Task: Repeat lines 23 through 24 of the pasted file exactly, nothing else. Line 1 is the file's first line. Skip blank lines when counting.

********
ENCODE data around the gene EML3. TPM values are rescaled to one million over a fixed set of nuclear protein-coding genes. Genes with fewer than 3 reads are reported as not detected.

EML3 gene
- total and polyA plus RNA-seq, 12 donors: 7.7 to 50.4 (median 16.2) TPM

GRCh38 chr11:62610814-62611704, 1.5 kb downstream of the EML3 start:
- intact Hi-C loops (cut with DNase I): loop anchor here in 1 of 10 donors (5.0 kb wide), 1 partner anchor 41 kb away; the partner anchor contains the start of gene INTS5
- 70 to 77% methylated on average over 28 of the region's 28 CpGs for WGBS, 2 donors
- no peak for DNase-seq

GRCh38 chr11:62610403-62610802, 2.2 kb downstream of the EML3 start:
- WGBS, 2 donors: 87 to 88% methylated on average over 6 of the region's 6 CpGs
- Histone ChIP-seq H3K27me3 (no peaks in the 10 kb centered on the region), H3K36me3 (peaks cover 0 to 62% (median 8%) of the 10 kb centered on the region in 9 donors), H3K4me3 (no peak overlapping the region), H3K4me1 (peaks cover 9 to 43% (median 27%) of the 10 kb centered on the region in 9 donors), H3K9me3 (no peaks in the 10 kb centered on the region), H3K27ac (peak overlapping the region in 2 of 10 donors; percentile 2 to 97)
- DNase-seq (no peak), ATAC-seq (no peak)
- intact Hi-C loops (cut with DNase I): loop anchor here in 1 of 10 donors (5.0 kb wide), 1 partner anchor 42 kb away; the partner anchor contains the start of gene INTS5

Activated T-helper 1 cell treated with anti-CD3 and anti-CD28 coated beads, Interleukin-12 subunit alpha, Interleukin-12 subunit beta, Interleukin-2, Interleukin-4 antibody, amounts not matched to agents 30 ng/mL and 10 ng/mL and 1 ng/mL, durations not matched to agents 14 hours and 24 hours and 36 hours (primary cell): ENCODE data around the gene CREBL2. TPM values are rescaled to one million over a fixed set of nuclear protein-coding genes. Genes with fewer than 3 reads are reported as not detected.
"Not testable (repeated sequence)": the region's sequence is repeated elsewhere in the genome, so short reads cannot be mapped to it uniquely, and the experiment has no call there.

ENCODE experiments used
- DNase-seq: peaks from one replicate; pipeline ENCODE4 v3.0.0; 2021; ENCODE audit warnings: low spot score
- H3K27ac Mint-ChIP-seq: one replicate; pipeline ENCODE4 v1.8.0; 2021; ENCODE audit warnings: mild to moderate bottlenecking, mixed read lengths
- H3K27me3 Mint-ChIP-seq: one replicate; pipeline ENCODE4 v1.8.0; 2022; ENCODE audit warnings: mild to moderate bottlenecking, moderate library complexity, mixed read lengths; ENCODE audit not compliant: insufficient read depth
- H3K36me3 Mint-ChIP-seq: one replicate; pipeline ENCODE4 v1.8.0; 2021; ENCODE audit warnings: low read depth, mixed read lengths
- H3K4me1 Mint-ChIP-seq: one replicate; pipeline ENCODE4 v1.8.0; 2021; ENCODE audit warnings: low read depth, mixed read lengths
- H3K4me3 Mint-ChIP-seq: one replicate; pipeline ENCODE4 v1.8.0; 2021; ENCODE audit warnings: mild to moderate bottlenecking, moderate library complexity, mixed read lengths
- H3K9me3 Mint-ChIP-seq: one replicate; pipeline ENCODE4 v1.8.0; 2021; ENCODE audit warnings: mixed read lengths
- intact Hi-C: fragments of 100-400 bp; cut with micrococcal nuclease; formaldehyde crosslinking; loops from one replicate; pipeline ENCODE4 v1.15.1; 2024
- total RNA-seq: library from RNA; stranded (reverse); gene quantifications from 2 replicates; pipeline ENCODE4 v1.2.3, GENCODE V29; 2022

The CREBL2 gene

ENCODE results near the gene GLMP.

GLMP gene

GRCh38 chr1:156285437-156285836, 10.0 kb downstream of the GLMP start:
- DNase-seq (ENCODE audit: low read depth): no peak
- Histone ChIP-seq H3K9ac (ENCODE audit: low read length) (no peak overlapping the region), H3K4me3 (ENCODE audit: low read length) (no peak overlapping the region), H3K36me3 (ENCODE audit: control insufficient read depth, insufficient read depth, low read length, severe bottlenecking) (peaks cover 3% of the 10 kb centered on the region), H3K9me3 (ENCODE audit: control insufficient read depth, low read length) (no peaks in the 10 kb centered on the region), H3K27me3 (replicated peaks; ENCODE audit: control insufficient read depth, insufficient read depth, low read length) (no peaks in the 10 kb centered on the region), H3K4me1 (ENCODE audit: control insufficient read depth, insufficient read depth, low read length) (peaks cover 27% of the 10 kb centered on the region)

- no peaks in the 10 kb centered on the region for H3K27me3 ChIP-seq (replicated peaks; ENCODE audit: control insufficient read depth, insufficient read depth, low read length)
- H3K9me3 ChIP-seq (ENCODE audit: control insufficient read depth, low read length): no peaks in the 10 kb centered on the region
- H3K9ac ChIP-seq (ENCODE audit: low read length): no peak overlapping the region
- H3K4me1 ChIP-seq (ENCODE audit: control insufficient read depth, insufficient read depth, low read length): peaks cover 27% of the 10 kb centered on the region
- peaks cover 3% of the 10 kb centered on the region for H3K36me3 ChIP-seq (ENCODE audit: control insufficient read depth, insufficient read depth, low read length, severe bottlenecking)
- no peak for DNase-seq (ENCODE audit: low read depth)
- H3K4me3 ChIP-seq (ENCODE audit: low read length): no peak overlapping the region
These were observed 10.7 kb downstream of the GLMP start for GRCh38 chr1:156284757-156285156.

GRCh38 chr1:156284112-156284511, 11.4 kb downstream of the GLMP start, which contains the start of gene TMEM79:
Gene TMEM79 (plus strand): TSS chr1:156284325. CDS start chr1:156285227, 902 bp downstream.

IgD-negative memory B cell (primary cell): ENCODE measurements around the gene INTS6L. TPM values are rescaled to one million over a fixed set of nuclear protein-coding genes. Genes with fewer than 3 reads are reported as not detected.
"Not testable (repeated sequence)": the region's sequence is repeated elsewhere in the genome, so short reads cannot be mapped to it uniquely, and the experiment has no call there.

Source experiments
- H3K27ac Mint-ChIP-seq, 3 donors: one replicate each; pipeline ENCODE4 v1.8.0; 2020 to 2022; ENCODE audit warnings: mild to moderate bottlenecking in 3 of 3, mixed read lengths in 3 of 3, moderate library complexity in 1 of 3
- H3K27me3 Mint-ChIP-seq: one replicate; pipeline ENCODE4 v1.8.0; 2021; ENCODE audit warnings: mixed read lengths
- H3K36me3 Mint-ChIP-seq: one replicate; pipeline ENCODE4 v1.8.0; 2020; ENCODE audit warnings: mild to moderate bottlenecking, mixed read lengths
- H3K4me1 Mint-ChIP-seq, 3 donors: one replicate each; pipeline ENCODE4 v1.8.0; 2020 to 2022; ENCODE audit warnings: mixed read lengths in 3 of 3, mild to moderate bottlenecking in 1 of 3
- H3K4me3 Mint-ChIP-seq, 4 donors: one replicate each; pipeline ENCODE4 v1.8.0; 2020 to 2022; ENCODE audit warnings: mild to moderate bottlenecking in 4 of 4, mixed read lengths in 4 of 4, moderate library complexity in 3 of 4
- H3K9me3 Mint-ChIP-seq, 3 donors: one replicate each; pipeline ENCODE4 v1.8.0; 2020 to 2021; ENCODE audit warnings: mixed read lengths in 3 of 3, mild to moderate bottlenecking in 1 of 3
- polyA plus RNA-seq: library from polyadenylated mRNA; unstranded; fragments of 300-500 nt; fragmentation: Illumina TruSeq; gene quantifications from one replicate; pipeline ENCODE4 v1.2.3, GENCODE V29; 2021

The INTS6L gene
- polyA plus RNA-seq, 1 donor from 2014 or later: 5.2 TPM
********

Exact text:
- intact Hi-C: fragments of 100-400 bp; cut with micrococcal nuclease; formaldehyde crosslinking; loops from one replicate; pipeline ENCODE4 v1.15.1; 2024
- total RNA-seq: library from RNA; stranded (reverse); gene quantifications from 2 replicates; pipeline ENCODE4 v1.2.3, GENCODE V29; 2022